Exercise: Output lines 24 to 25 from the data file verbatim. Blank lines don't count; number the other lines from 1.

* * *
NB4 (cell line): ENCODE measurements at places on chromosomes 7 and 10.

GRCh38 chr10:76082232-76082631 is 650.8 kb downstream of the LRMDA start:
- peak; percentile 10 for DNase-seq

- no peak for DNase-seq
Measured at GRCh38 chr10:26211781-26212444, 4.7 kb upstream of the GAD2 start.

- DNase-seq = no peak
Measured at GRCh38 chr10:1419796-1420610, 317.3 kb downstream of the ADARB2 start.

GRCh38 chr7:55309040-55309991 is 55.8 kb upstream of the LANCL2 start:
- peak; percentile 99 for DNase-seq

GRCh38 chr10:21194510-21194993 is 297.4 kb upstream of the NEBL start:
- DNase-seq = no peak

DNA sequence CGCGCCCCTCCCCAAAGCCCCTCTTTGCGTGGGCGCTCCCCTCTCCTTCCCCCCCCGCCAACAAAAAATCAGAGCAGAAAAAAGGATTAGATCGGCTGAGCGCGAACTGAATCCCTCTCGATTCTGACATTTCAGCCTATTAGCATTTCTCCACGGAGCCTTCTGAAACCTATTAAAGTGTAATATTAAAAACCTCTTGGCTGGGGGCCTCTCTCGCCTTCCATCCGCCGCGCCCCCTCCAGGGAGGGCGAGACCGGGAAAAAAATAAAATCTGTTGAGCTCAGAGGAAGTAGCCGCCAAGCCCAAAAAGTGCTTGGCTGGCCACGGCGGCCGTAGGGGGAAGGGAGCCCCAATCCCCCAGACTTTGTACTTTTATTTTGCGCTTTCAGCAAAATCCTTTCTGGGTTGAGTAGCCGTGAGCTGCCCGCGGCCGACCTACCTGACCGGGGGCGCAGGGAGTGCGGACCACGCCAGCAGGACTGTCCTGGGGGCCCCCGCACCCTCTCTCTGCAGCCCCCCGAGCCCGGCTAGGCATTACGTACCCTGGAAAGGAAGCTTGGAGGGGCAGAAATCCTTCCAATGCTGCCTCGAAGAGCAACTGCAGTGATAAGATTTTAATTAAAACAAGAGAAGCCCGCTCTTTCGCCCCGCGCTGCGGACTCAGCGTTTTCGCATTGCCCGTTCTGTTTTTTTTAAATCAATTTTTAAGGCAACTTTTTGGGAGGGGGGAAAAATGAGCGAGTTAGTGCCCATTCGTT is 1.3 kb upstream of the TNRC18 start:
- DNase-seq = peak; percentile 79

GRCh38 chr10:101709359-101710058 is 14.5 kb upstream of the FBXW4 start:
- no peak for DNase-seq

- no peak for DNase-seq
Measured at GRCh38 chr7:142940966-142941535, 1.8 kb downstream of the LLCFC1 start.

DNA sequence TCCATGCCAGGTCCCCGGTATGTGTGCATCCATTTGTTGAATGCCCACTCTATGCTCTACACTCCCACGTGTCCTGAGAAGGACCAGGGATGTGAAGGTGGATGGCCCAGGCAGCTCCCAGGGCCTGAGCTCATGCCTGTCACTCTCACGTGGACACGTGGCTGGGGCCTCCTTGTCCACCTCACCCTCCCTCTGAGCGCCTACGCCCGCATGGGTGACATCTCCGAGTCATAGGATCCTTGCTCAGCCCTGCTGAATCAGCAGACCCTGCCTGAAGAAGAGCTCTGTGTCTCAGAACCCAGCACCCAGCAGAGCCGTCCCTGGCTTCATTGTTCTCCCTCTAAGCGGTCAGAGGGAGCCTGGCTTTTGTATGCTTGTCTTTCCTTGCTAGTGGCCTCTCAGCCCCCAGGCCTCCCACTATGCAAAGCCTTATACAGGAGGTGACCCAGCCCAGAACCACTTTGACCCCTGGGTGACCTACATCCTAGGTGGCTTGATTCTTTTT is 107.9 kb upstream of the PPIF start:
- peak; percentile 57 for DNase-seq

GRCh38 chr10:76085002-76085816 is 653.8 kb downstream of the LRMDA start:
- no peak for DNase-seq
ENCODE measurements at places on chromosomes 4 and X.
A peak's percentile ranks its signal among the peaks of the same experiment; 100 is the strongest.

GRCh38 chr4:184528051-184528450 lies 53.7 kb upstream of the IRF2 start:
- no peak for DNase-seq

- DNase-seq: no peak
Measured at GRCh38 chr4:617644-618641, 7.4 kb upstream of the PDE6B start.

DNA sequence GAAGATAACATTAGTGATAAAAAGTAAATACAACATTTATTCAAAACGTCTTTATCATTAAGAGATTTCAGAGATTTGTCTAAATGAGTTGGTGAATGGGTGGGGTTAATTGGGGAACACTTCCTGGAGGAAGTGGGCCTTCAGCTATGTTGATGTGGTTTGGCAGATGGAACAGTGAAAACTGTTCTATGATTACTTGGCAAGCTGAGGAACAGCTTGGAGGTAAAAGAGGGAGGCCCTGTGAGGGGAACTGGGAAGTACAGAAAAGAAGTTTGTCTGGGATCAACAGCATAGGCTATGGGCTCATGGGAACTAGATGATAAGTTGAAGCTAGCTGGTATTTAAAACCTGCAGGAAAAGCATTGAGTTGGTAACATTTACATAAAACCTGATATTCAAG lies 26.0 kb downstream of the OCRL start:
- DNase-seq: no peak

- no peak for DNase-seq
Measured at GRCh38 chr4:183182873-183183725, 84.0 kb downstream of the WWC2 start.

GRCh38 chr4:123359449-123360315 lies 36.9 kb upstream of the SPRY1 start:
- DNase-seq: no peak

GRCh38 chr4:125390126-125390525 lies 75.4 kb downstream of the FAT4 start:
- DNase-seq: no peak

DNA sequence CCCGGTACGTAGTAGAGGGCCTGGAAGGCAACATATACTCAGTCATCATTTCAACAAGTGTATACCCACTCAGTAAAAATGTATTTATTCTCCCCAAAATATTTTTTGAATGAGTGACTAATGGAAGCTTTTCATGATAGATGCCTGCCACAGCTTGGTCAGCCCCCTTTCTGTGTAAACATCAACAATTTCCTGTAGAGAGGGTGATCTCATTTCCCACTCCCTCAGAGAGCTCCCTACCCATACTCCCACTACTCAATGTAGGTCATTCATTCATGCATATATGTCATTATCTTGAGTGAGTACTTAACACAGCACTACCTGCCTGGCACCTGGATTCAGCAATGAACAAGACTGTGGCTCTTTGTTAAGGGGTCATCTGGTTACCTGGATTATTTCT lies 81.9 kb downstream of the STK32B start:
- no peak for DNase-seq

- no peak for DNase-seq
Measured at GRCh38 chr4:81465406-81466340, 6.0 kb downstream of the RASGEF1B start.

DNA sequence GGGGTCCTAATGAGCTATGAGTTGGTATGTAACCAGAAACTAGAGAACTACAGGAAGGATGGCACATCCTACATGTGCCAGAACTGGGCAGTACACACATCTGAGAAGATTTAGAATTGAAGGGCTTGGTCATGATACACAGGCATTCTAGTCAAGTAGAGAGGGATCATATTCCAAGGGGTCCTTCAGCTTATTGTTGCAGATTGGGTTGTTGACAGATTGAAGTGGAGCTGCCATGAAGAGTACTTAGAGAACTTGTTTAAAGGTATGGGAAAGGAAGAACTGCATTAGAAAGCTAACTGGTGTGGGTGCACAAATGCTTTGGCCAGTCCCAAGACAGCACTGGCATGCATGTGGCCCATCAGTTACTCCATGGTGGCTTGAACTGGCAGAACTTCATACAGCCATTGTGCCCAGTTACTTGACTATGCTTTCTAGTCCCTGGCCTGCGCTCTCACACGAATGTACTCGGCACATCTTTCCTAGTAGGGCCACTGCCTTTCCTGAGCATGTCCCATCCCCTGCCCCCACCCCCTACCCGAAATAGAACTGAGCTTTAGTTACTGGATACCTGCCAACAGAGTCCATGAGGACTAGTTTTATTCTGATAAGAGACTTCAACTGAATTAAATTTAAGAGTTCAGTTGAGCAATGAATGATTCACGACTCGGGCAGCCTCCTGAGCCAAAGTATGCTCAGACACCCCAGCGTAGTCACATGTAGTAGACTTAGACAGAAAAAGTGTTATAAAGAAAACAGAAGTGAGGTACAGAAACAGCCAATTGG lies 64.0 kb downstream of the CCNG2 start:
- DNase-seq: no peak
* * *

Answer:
GRCh38 chr4:184528051-184528450 lies 53.7 kb upstream of the IRF2 start:
- no peak for DNase-seq